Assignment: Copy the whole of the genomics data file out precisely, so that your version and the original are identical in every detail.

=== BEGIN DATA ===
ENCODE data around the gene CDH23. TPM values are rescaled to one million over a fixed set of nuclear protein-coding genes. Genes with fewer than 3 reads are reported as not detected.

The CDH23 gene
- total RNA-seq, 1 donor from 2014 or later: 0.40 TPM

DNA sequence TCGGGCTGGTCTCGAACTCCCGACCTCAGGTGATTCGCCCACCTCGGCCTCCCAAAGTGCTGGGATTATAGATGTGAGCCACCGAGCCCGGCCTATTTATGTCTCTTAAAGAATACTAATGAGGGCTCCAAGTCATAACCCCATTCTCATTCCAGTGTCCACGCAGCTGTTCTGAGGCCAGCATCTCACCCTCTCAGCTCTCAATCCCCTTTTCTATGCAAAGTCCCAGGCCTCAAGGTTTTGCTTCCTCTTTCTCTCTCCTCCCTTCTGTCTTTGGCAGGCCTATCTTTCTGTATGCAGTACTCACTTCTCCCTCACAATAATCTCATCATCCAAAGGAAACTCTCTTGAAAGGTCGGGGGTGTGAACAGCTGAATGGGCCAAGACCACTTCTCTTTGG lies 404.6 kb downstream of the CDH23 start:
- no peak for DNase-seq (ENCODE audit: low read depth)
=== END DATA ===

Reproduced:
ENCODE data around the gene CDH23. TPM values are rescaled to one million over a fixed set of nuclear protein-coding genes. Genes with fewer than 3 reads are reported as not detected.

The CDH23 gene
- total RNA-seq, 1 donor from 2014 or later: 0.40 TPM

DNA sequence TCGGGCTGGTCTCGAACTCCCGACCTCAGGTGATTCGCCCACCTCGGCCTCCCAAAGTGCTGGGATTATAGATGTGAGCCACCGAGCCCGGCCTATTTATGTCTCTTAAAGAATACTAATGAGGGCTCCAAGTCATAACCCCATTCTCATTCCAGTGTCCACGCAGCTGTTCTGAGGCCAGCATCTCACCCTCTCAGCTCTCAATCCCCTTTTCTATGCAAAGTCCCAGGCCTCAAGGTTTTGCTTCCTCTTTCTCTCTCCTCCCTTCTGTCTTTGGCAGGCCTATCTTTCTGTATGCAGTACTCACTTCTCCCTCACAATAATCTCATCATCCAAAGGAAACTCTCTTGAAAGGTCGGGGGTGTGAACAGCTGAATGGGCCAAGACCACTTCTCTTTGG lies 404.6 kb downstream of the CDH23 start:
- no peak for DNase-seq (ENCODE audit: low read depth)